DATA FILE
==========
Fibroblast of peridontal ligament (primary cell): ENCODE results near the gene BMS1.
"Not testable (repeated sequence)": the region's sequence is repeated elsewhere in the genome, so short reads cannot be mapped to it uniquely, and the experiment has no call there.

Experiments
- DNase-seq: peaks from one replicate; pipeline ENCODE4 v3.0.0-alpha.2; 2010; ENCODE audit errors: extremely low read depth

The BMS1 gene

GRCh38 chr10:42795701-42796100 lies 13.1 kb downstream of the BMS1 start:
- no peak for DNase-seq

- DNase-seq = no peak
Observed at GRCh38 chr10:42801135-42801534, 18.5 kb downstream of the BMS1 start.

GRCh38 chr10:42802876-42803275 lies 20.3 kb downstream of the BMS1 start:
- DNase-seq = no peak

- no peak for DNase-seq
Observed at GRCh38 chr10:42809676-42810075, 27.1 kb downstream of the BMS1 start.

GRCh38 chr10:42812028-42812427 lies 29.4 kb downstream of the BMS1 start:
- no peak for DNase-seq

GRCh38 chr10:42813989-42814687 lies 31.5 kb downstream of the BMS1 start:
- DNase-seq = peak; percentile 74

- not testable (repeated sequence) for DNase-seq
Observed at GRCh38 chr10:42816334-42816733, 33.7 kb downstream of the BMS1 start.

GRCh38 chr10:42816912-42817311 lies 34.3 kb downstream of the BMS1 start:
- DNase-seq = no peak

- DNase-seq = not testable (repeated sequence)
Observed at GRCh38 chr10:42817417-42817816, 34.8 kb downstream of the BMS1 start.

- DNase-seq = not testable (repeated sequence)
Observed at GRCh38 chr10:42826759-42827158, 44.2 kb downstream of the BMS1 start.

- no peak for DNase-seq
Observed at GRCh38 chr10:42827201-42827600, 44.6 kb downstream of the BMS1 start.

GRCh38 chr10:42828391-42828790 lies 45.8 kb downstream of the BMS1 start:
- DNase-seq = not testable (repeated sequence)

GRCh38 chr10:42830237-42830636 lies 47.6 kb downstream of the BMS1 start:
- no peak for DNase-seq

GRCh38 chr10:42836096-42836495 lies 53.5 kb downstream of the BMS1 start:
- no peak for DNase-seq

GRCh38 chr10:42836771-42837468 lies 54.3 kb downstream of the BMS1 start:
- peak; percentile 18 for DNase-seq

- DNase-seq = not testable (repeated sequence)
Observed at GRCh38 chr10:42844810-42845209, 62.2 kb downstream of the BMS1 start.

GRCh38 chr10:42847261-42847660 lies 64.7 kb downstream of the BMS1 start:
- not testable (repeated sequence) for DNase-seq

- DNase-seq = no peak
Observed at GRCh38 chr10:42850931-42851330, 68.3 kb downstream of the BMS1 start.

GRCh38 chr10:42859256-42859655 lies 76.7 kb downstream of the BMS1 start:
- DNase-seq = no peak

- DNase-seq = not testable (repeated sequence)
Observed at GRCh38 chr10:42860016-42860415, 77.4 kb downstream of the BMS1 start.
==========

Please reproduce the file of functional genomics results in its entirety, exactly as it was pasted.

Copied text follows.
Fibroblast of peridontal ligament (primary cell): ENCODE results near the gene BMS1.
"Not testable (repeated sequence)": the region's sequence is repeated elsewhere in the genome, so short reads cannot be mapped to it uniquely, and the experiment has no call there.

Experiments
- DNase-seq: peaks from one replicate; pipeline ENCODE4 v3.0.0-alpha.2; 2010; ENCODE audit errors: extremely low read depth

The BMS1 gene

GRCh38 chr10:42795701-42796100 lies 13.1 kb downstream of the BMS1 start:
- no peak for DNase-seq

- DNase-seq = no peak
Observed at GRCh38 chr10:42801135-42801534, 18.5 kb downstream of the BMS1 start.

GRCh38 chr10:42802876-42803275 lies 20.3 kb downstream of the BMS1 start:
- DNase-seq = no peak

- no peak for DNase-seq
Observed at GRCh38 chr10:42809676-42810075, 27.1 kb downstream of the BMS1 start.

GRCh38 chr10:42812028-42812427 lies 29.4 kb downstream of the BMS1 start:
- no peak for DNase-seq

GRCh38 chr10:42813989-42814687 lies 31.5 kb downstream of the BMS1 start:
- DNase-seq = peak; percentile 74

- not testable (repeated sequence) for DNase-seq
Observed at GRCh38 chr10:42816334-42816733, 33.7 kb downstream of the BMS1 start.

GRCh38 chr10:42816912-42817311 lies 34.3 kb downstream of the BMS1 start:
- DNase-seq = no peak

- DNase-seq = not testable (repeated sequence)
Observed at GRCh38 chr10:42817417-42817816, 34.8 kb downstream of the BMS1 start.

- DNase-seq = not testable (repeated sequence)
Observed at GRCh38 chr10:42826759-42827158, 44.2 kb downstream of the BMS1 start.

- no peak for DNase-seq
Observed at GRCh38 chr10:42827201-42827600, 44.6 kb downstream of the BMS1 start.

GRCh38 chr10:42828391-42828790 lies 45.8 kb downstream of the BMS1 start:
- DNase-seq = not testable (repeated sequence)

GRCh38 chr10:42830237-42830636 lies 47.6 kb downstream of the BMS1 start:
- no peak for DNase-seq

GRCh38 chr10:42836096-42836495 lies 53.5 kb downstream of the BMS1 start:
- no peak for DNase-seq

GRCh38 chr10:42836771-42837468 lies 54.3 kb downstream of the BMS1 start:
- peak; percentile 18 for DNase-seq

- DNase-seq = not testable (repeated sequence)
Observed at GRCh38 chr10:42844810-42845209, 62.2 kb downstream of the BMS1 start.

GRCh38 chr10:42847261-42847660 lies 64.7 kb downstream of the BMS1 start:
- not testable (repeated sequence) for DNase-seq

- DNase-seq = no peak
Observed at GRCh38 chr10:42850931-42851330, 68.3 kb downstream of the BMS1 start.

GRCh38 chr10:42859256-42859655 lies 76.7 kb downstream of the BMS1 start:
- DNase-seq = no peak

- DNase-seq = not testable (repeated sequence)
Observed at GRCh38 chr10:42860016-42860415, 77.4 kb downstream of the BMS1 start.